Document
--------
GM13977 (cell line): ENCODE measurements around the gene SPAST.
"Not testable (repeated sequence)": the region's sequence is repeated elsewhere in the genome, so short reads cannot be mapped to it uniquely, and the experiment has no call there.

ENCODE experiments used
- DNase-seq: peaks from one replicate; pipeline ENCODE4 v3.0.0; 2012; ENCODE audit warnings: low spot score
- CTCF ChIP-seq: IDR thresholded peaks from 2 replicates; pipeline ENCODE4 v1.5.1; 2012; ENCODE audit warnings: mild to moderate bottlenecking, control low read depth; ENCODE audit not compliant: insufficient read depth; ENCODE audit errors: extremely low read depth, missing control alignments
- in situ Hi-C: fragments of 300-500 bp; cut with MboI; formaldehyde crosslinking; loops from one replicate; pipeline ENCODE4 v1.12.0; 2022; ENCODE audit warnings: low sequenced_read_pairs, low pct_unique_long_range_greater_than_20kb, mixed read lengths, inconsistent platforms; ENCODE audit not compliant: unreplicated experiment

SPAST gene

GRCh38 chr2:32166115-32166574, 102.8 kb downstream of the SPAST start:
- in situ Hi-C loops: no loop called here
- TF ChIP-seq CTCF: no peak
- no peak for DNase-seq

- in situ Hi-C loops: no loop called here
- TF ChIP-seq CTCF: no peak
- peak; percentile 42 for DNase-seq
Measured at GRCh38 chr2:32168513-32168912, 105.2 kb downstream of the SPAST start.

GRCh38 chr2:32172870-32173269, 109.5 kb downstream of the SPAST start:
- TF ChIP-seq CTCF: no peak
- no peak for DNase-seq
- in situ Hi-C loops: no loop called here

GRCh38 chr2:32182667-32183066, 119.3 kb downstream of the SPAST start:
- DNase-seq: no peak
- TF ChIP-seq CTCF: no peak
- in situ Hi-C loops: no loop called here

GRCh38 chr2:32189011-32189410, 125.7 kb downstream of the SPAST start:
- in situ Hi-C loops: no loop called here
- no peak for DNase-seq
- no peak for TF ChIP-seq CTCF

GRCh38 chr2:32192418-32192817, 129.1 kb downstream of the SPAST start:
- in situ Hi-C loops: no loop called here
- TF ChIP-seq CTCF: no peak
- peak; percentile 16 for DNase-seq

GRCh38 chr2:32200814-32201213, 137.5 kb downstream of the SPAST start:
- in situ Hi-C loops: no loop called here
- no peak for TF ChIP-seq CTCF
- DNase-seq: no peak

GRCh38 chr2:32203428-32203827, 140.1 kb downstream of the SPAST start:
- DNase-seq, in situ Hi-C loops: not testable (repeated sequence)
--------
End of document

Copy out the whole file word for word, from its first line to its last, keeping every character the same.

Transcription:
GM13977 (cell line): ENCODE measurements around the gene SPAST.
"Not testable (repeated sequence)": the region's sequence is repeated elsewhere in the genome, so short reads cannot be mapped to it uniquely, and the experiment has no call there.

ENCODE experiments used
- DNase-seq: peaks from one replicate; pipeline ENCODE4 v3.0.0; 2012; ENCODE audit warnings: low spot score
- CTCF ChIP-seq: IDR thresholded peaks from 2 replicates; pipeline ENCODE4 v1.5.1; 2012; ENCODE audit warnings: mild to moderate bottlenecking, control low read depth; ENCODE audit not compliant: insufficient read depth; ENCODE audit errors: extremely low read depth, missing control alignments
- in situ Hi-C: fragments of 300-500 bp; cut with MboI; formaldehyde crosslinking; loops from one replicate; pipeline ENCODE4 v1.12.0; 2022; ENCODE audit warnings: low sequenced_read_pairs, low pct_unique_long_range_greater_than_20kb, mixed read lengths, inconsistent platforms; ENCODE audit not compliant: unreplicated experiment

SPAST gene

GRCh38 chr2:32166115-32166574, 102.8 kb downstream of the SPAST start:
- in situ Hi-C loops: no loop called here
- TF ChIP-seq CTCF: no peak
- no peak for DNase-seq

- in situ Hi-C loops: no loop called here
- TF ChIP-seq CTCF: no peak
- peak; percentile 42 for DNase-seq
Measured at GRCh38 chr2:32168513-32168912, 105.2 kb downstream of the SPAST start.

GRCh38 chr2:32172870-32173269, 109.5 kb downstream of the SPAST start:
- TF ChIP-seq CTCF: no peak
- no peak for DNase-seq
- in situ Hi-C loops: no loop called here

GRCh38 chr2:32182667-32183066, 119.3 kb downstream of the SPAST start:
- DNase-seq: no peak
- TF ChIP-seq CTCF: no peak
- in situ Hi-C loops: no loop called here

GRCh38 chr2:32189011-32189410, 125.7 kb downstream of the SPAST start:
- in situ Hi-C loops: no loop called here
- no peak for DNase-seq
- no peak for TF ChIP-seq CTCF

GRCh38 chr2:32192418-32192817, 129.1 kb downstream of the SPAST start:
- in situ Hi-C loops: no loop called here
- TF ChIP-seq CTCF: no peak
- peak; percentile 16 for DNase-seq

GRCh38 chr2:32200814-32201213, 137.5 kb downstream of the SPAST start:
- in situ Hi-C loops: no loop called here
- no peak for TF ChIP-seq CTCF
- DNase-seq: no peak

GRCh38 chr2:32203428-32203827, 140.1 kb downstream of the SPAST start:
- DNase-seq, in situ Hi-C loops: not testable (repeated sequence)